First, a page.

OPINION: Humbling kindness reverberates around Norfolk this winter
Lady Pippa Dannatt MBE
- Credit: DENISE BRADLEY/Archant2021
Last week I visited two exceptional primary schools in Great Yarmouth.
It was during one of our recent most glorious of autumnal days: bright sunshine, vapour trails marbling wide, and pale blue skies.
As I approached, Yarmouth herself was just visible on the horizon; blood pressure falls, and there, and there, she is.
People who know me well, understand I have a joint passion for both our two most eastern and western seaports in Norfolk.
Different in so many ways.
But also bonded in the most crucial.
Fisherfolk lived, worked and died in both Yarmouth and King's Lynn, in the harshest and most brutal of living and working conditions.
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Only visit the Time and the Tide and True’s Yard fisherfolk museums to understand the extent of how our forebears travailed not only to survive, but to feed their kith and kin, and oft, incredibly, achieve much beyond.
As for the two primary schools?
Just bubbling over with joy, a palpable enthusiasm and a genuine love and appreciation for their safe and kind places of learning.
I met with a number of young students and enjoyed wide-ranging conversations.
How it might feel to swallow a live goldfish whole and living with an indoor rabbit, featured every bit as importantly as did how to flourish in a school community, post-Covid.
My appreciation for Norfolk’s exceptional teaching staff, not only in Yarmouth, but right across the county, is limitless. I am in awe, and Norfolk owes you all a profound debt of gratitude, yet again, for the remarkable job you do.
Nothing, but nothing is more important than accepting, understanding, instructing, and supporting the young charges in your care.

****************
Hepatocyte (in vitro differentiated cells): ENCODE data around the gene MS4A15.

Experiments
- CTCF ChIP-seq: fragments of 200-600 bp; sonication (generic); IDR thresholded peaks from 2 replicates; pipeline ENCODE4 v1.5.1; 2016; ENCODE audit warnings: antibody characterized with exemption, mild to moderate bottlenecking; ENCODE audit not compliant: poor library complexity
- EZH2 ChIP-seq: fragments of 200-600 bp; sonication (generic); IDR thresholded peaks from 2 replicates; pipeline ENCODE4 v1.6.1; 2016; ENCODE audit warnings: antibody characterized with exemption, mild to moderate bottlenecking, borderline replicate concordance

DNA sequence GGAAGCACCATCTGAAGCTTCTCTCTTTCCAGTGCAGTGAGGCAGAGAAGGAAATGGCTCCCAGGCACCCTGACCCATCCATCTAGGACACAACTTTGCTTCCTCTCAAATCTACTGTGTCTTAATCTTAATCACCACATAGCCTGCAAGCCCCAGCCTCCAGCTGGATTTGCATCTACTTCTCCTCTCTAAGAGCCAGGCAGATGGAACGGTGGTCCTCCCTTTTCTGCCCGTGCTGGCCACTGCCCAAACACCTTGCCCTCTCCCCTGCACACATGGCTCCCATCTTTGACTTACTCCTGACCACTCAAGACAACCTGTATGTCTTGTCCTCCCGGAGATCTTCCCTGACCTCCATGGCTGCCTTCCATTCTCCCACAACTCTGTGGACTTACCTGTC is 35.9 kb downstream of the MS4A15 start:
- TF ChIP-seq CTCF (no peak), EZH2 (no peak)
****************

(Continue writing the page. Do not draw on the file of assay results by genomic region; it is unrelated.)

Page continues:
Nurturing their strengths and encouraging them through their weaknesses. And then, ultimately, setting them free to fly, with kindness, confidence and integrity packed tightly under their wings.
Kindness reverberates so often in what I am privileged enough to do.
Recently I have been humbled by the kindness found in every corner of this extraordinary county of ours.
Feltwell Pantry, operating out of her magnificent village church and serving up to nine remote and rural communities on the fringes of the Fens. Not just food but rails of warm coats for growing children; and more essentially still, a warm welcome and listening ear for those who may need it most.
The Burrell Shop in Thetford is bustling in comparison. But exactly the same ethos applies; a total and non-judgemental acceptance, all laced with the typical warmth, compassion and gentle humour of Billie and her exceptional team.
Many who would have been facing a cold and hungry winter, choosing between whether to heat or to eat, are finding they now have the resources to do both.
To our previous Bishop, Graham James, whose inspiration it was to set up the Norfolk Community Foundation some 16 years ago, and to all who have taken that vision forward since, thank you.
Projects like this would not exist and thrive in the imaginative way they do without your underlying support.
Kindness of a different sort now, a truly inspirational, beautifully crafted Quilt of Kindness, born out of the loneliness of the two lockdowns and displayed in all its glory and humanity by those who created it at Christ Church, Eaton. Equally impressive, in this stunning community church on the edge of the city, is its genuine desire to combat the ongoing loneliness that afflicts so many in society today.
For those in more rural areas, the Rotarian’s revolutionary Cuppa Care Bus connects with the isolated and is bringing people together right across the county.
It is the abundance of small kindnesses, such as these, when knitted together, that provide a transformative blanket of care for those who need it most.
Our beguiling and mottled late autumn days may yet herald a harsh winter ahead.
More than 500 bright blue plaques are currently being presented by the lieutenancy to town and parish councils county-wide to commemorate the community’s resilience during the pandemic.
Norwich-born Harriet Martineau’s words resonate on those plaques as clearly today as they did nearly 200 years ago: “Live your best, and act your best, and think your best today”.
With those words in mind Norfolk won’t go far wrong this winter.